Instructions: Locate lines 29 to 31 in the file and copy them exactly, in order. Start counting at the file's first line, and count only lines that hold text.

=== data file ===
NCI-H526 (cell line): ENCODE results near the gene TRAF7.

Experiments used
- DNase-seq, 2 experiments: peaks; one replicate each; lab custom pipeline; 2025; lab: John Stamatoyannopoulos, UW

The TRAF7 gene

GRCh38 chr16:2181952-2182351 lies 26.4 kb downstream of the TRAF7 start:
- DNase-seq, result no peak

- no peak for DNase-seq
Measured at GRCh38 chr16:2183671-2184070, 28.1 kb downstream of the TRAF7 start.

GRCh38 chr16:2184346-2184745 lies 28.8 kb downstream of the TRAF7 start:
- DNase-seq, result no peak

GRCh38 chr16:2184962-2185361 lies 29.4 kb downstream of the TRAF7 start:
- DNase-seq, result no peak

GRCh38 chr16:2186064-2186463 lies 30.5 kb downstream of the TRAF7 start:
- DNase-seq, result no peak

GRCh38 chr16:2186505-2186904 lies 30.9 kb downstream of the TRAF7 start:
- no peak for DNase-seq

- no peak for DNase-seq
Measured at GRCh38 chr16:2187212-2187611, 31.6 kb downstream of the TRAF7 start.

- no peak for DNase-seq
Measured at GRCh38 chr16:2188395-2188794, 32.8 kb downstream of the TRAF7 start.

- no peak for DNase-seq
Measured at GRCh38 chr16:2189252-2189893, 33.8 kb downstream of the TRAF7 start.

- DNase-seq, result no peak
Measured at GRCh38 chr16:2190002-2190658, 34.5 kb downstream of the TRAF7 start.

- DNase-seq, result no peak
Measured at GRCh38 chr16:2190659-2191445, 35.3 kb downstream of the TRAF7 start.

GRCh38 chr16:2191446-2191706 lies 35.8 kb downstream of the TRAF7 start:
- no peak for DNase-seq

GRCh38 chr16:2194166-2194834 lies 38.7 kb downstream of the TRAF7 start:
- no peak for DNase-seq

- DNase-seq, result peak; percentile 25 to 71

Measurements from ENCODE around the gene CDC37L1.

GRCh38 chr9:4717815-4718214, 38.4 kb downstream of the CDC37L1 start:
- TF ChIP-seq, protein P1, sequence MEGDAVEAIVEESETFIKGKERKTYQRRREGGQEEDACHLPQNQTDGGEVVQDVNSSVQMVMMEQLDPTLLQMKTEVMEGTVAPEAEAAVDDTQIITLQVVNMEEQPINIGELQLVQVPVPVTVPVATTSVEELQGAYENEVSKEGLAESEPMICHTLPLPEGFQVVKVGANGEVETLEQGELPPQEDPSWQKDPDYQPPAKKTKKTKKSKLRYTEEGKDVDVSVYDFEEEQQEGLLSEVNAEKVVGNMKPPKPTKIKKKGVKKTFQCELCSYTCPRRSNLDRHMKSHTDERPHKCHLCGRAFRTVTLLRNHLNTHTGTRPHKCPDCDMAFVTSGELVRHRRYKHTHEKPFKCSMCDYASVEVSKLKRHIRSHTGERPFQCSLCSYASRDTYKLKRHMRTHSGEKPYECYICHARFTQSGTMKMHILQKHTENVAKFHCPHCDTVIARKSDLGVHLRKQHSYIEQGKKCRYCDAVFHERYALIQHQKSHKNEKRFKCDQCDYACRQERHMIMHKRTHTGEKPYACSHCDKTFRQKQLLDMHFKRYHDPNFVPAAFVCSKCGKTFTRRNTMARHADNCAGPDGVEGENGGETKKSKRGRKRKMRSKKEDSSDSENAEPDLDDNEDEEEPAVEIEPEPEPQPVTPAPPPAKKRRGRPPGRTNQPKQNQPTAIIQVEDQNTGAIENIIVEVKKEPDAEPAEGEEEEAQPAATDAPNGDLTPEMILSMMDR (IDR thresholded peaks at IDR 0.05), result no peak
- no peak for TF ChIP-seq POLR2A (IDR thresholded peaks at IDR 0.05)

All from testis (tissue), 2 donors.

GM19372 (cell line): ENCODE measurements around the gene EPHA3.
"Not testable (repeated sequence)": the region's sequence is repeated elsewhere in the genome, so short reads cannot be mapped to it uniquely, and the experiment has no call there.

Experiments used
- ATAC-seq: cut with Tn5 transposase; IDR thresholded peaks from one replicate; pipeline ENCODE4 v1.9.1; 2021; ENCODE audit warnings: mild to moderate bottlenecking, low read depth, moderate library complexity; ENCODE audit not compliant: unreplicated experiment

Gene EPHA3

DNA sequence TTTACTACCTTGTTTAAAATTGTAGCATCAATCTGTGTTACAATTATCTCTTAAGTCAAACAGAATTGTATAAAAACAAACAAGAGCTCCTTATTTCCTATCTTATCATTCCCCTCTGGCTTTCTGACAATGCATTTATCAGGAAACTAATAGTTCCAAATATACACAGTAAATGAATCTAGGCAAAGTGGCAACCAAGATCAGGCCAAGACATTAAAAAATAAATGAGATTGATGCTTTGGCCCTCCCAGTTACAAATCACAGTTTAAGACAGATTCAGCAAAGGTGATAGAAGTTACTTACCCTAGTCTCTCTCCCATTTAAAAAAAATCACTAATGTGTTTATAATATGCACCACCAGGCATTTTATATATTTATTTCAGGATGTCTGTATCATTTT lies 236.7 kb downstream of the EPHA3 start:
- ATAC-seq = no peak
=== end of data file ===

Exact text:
GRCh38 chr16:2194166-2194834 lies 38.7 kb downstream of the TRAF7 start:
- no peak for DNase-seq

- DNase-seq, result peak; percentile 25 to 71